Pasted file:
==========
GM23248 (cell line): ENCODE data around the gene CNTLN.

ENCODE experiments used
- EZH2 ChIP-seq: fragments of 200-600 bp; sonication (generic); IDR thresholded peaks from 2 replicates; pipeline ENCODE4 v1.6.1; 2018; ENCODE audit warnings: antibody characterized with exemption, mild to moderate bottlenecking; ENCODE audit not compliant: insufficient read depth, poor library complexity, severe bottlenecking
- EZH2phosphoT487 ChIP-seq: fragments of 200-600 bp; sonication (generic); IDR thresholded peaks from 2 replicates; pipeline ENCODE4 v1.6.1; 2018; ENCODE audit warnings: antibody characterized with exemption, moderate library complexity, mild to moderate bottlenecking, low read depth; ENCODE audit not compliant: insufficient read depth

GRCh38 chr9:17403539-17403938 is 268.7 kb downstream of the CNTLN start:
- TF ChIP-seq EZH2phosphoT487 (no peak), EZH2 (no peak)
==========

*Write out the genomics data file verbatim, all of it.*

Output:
GM23248 (cell line): ENCODE data around the gene CNTLN.

ENCODE experiments used
- EZH2 ChIP-seq: fragments of 200-600 bp; sonication (generic); IDR thresholded peaks from 2 replicates; pipeline ENCODE4 v1.6.1; 2018; ENCODE audit warnings: antibody characterized with exemption, mild to moderate bottlenecking; ENCODE audit not compliant: insufficient read depth, poor library complexity, severe bottlenecking
- EZH2phosphoT487 ChIP-seq: fragments of 200-600 bp; sonication (generic); IDR thresholded peaks from 2 replicates; pipeline ENCODE4 v1.6.1; 2018; ENCODE audit warnings: antibody characterized with exemption, moderate library complexity, mild to moderate bottlenecking, low read depth; ENCODE audit not compliant: insufficient read depth

GRCh38 chr9:17403539-17403938 is 268.7 kb downstream of the CNTLN start:
- TF ChIP-seq EZH2phosphoT487 (no peak), EZH2 (no peak)